The Breed Standard

It must be remembered that the angora is kept primarily for the production of mohair, so the economy of this type of farming is largely dependent on quality and quantity of mohair produced.

Apart from the size of the animal, the most important features that determine the value of the fleece are length, density and fineness.

The fleece should be even throughout, with a good balance between style (the twist of the staple) and character (the crimp of the staple).

The mohair should have good lustre and a soft handle.


There should be about 25mm (1 inch) growth per month. The ideal is an equal length throughout the body, from the neck to the rump and even on to the belly. There should also be equality in length of the fibres within each staple.

Fibre Diameter

Selection for heavy fleece and body weight can mean increasing the fibre diameter of the fleece and it is important that fleece fineness is high in the priority of selection traits. Ideally does should have an average fleece diameter of under 31 microns at 18 months of age and bucks under 33 microns, although this will be affected by the maturity of individual animals and the level of their nutrition. Kid fleece should be under 27 microns.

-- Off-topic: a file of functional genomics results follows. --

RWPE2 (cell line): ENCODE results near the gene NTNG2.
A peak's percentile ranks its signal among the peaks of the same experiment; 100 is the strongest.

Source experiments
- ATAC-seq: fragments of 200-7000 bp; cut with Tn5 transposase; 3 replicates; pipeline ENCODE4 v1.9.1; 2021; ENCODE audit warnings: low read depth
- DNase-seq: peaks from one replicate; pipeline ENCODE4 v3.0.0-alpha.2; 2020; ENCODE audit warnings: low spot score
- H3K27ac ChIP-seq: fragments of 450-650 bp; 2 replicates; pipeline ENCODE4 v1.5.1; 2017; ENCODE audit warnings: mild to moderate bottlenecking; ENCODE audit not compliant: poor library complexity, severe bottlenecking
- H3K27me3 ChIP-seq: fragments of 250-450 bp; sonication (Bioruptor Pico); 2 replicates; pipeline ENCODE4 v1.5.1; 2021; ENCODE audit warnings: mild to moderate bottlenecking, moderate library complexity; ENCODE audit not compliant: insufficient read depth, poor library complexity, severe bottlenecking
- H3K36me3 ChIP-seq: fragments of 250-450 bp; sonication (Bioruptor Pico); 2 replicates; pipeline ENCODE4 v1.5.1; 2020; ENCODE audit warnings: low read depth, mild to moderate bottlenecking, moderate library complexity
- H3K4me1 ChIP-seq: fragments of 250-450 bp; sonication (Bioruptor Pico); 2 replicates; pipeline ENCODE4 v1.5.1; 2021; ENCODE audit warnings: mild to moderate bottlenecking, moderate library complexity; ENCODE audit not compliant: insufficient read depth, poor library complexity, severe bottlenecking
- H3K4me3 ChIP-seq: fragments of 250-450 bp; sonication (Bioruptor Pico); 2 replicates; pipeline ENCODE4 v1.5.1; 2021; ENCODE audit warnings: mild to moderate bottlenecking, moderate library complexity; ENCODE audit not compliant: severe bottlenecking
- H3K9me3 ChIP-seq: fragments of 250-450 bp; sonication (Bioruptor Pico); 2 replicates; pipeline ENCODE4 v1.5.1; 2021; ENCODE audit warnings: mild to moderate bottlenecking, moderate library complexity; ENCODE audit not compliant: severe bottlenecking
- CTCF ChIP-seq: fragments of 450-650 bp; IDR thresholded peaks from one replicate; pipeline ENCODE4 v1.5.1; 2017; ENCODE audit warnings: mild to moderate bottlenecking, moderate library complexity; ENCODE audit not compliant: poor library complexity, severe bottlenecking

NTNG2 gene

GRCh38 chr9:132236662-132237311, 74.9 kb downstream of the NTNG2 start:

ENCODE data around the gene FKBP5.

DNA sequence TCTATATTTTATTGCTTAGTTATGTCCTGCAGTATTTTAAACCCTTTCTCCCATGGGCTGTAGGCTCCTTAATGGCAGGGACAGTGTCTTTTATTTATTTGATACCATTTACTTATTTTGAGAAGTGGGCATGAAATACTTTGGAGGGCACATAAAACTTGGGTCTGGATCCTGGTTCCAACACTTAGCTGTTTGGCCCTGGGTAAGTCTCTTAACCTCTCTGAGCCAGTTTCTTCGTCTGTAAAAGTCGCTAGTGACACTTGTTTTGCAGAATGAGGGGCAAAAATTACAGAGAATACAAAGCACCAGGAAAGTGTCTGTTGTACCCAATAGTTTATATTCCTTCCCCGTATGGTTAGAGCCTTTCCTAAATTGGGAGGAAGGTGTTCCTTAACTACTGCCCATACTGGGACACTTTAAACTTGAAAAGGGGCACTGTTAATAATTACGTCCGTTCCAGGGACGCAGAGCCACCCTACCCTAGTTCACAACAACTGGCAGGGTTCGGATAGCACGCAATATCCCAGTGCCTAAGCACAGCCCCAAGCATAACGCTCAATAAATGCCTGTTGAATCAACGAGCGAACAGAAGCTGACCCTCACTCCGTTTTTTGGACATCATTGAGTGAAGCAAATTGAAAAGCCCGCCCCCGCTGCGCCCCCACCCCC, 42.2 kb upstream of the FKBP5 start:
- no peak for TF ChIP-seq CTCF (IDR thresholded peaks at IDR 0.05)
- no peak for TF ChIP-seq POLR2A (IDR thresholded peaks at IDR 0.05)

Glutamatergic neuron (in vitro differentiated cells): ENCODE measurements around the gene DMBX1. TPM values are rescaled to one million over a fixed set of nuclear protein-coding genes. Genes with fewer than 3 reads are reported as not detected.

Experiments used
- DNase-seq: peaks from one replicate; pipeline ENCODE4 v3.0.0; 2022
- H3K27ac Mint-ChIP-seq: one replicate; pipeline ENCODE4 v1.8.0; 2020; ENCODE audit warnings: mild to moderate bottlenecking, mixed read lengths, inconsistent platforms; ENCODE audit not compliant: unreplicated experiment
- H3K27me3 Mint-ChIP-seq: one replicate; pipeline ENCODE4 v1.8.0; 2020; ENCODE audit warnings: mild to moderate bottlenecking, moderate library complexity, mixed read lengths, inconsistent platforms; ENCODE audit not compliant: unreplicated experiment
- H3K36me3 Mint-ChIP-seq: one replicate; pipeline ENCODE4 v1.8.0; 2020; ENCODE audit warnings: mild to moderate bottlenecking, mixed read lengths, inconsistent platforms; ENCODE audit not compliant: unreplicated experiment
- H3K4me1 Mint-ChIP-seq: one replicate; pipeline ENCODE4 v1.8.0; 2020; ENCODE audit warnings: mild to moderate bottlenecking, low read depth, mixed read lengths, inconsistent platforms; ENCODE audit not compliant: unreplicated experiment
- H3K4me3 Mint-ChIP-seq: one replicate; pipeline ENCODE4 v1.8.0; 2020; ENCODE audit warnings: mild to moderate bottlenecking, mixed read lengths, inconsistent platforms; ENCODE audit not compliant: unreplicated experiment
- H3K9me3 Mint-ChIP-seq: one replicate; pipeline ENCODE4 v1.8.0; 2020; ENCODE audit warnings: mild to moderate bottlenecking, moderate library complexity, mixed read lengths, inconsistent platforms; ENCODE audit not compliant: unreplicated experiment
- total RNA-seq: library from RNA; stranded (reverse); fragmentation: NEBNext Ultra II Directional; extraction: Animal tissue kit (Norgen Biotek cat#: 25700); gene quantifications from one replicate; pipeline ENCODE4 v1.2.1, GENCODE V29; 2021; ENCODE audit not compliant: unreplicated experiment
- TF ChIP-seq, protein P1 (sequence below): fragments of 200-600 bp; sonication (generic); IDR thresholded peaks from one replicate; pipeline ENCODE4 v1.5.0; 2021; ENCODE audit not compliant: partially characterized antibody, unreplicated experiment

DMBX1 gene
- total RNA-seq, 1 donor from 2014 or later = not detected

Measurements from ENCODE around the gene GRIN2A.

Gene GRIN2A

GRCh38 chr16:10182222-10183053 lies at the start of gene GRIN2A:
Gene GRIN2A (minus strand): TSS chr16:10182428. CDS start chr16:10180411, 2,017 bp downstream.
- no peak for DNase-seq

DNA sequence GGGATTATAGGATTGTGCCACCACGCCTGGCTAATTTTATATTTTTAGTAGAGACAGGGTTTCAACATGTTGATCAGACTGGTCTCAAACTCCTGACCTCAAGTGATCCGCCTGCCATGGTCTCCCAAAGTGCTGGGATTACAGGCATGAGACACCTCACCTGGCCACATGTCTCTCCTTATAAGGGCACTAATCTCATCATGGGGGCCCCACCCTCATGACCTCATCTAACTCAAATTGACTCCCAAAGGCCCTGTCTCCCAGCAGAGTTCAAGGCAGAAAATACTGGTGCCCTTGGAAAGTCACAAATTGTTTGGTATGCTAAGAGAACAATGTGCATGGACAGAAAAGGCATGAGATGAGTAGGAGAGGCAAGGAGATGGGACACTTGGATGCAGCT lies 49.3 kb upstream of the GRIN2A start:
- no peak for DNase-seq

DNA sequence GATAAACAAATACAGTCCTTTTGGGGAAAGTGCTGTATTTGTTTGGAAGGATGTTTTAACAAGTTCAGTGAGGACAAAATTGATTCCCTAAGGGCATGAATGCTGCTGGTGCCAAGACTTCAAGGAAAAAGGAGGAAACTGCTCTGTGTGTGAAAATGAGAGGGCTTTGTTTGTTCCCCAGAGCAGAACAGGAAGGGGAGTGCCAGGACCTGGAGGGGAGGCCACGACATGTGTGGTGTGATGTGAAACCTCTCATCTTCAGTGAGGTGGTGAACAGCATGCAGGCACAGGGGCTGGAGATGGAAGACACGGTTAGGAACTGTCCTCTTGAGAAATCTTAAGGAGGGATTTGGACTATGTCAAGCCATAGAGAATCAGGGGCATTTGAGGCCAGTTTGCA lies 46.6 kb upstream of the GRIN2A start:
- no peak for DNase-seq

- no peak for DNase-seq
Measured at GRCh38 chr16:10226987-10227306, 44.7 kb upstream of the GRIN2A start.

It is comparatively difficult to determine density, but by opening the fleece and assessing the amount of skin visible, together with the overall cover of the head, legs and underline, an impression can be obtained. A loose open fleece that lacks density can lead to excessive weathering of the fibre, whereas at the other extreme high density combined with shortness of staple length is a fault that can produce lack of tensile strength in the fibres.

Kemp and Medullated Fibre

It is vitally important, if British mohair is to compete on the world market, to keep kemp and medullated fibre down to a commercially acceptable level. The aim for the future is to use bucks with less than 0.5% kemp I medullated fibre.

Fleece Faults:

  • Lack of length
  • Sheepy fleece (lacking in lock definition with excessive crimp, i.e. as seen in sheep fleece)
  • Kemp I medullated fibre
  • Excessive grease

Members are urged to keep accurate records so that the target statistics may be reviewed as our National Herd develops.